In week 3, the team will begin to start working with the project’s code in Sprint 1. This is the time to start helping practice the task and time management techniques of Scrum and to put them into use.
This week’s theme (and the chapter’s title) is “Time” …. as in time management. In Scrum, I think one of the major innovations is that the time is sharply constrained (or “time-boxed” as Agile practitioners call it) and a sense of urgency develops. When people have a limited, manageable amount of time in which to get a bunch of tasks done … they often can get more done than they first expected. I’ve found that to be true of myself when I adhere to the Pomodoro Technique, and it has often helped production teams increase efficiency, as Sutherland describes in this chapter. So, really, it is the combination of time and task management that makes Scrum teams accomplish such feats.
This week, think of these aspects of time, task, and team management. Consider how you might approach being a leader among equals and guide the less experienced team members to working together as an Agile team:
- Self-imposed time pressure coupled with a commitment to achieving a specific set of tasks. As they are getting started, it may be challenging to develop a set of tasks, mostly relating to understanding and refining the project requirement, that is ambitious to be motivating but not so large that they get discouraged. How do you approach establishing and maintaining the balance? What tools and ceremonies can you use to aid the team?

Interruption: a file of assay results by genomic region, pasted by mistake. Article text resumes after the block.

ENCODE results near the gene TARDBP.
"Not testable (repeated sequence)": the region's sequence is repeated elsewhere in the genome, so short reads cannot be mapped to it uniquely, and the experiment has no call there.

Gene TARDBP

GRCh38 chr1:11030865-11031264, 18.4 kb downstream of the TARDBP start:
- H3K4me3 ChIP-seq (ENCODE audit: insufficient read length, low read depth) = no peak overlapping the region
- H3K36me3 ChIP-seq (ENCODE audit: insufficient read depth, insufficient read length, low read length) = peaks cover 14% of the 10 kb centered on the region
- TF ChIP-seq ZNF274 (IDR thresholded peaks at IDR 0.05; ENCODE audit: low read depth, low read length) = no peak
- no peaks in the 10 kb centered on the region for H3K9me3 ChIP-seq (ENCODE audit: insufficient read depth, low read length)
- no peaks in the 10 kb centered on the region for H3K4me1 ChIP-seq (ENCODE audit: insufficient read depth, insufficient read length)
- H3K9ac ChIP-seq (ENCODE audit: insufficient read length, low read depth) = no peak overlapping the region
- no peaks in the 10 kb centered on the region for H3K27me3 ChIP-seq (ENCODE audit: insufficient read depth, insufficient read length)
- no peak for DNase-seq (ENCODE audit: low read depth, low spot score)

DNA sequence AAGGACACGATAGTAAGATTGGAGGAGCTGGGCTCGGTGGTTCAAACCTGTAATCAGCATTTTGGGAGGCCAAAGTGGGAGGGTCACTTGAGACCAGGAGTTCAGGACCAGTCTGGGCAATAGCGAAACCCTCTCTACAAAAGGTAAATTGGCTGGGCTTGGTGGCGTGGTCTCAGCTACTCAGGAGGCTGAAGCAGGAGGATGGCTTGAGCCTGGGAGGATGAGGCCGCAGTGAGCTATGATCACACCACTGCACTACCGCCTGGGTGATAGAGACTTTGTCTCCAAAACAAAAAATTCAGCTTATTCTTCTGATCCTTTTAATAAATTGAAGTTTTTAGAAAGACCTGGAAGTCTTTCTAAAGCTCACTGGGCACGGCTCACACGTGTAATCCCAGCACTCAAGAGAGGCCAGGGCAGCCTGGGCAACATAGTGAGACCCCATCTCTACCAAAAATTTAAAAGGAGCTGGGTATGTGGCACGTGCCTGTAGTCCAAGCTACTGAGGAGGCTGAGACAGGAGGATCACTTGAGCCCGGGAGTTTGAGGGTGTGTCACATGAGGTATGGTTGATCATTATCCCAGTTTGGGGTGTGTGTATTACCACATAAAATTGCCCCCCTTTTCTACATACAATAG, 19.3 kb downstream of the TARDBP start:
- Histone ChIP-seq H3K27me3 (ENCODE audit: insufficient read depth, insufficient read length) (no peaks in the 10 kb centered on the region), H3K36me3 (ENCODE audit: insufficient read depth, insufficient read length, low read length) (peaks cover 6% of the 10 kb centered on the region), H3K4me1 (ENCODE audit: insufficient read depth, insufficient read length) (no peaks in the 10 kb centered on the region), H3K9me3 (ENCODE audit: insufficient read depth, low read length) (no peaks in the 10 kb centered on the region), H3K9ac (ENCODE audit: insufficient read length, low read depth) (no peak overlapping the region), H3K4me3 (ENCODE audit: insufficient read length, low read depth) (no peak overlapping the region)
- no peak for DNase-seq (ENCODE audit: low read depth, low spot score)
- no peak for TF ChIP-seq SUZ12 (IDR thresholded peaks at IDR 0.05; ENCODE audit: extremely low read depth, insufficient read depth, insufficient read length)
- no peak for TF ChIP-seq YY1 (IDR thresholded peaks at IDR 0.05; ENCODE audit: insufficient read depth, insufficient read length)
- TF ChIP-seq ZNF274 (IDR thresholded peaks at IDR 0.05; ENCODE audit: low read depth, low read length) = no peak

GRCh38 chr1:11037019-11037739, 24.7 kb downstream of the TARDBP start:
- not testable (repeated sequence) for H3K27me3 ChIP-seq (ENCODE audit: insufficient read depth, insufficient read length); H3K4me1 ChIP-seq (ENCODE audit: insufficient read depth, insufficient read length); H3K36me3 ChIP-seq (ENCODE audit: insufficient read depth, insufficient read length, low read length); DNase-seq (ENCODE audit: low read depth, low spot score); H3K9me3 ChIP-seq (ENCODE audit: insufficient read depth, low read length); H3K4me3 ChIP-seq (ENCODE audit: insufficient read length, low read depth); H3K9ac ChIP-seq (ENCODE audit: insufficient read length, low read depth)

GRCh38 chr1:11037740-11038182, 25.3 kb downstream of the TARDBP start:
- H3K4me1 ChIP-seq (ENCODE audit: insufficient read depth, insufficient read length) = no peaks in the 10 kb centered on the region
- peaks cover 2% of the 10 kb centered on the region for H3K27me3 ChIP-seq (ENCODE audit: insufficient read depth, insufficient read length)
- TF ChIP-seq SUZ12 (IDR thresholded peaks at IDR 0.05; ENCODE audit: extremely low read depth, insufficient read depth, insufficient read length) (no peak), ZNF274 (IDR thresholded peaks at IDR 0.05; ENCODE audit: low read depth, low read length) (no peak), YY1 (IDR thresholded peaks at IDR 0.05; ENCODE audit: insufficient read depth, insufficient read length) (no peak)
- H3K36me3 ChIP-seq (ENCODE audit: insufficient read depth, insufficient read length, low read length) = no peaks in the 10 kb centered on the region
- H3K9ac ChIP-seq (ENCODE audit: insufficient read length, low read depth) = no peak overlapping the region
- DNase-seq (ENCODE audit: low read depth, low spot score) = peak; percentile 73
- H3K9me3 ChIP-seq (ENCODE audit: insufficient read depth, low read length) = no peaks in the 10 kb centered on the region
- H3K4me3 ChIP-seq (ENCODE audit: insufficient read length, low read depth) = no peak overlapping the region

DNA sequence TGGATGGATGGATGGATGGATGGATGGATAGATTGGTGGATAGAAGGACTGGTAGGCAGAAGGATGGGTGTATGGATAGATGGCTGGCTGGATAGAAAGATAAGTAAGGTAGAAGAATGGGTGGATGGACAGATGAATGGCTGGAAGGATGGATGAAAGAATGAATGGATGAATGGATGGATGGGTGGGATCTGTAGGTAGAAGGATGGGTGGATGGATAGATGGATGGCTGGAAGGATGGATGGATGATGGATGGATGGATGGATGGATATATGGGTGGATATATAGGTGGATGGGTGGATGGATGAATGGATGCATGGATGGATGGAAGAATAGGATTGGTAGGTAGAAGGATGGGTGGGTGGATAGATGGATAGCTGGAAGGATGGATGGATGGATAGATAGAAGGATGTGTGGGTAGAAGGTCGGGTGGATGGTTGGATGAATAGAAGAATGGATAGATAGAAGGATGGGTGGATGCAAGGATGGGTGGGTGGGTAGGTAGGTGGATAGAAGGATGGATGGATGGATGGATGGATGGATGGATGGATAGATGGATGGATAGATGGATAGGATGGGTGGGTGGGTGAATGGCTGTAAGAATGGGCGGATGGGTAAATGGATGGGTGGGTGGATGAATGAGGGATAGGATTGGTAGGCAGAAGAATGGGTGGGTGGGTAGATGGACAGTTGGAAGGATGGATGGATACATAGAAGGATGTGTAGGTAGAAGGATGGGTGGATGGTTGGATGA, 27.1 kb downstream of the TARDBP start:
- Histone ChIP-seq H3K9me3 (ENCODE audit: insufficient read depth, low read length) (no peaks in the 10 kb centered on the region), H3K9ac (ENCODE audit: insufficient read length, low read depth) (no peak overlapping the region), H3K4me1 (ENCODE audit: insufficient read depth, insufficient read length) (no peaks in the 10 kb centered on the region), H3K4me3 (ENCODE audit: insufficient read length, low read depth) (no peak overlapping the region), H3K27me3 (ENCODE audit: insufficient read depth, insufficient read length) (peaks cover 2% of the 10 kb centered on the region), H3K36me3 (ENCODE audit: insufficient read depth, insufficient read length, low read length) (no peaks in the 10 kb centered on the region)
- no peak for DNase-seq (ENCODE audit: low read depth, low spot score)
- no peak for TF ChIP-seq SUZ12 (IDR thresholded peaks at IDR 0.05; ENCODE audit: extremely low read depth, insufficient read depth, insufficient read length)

- Sutherland warns against the possibility of the daily standup meetings turning into a report of a bunch of individuals who think of themselves as working separately. Especially in a remote working environment, it is also possible to find the team breaking into sub-teams. How can you help them avoid this mistake?
- How do you plan to prioritize the project requirements and estimate their difficulty or the amount of time they will take? What worked for your prior teams … or what didn’t work that you want to avoid?
- While time on task is important, the team also needs to invest in getting to know one another in order to function as a team. What can you all do to foster team spirit? Get creative!! For a while, my family was using online board games (boardgamearena.com) as a way to “be together apart”. There are some ideas to spark discussion at this site: How to Foster Team Spirit in Remote Teams. Unfortunately, unless you are all Maori, the Haka is not an option, but I think you can come up with something.
As always, your journal should reflect your thoughts on the reading and your past experience. What did you plan to do this week …. and what was the result? Remember, there are no wrong answers, just continual growth as a leader in software development.
Submit your reflections in PioneerWeb. I expect at least a couple of pages, but more is certainly ok.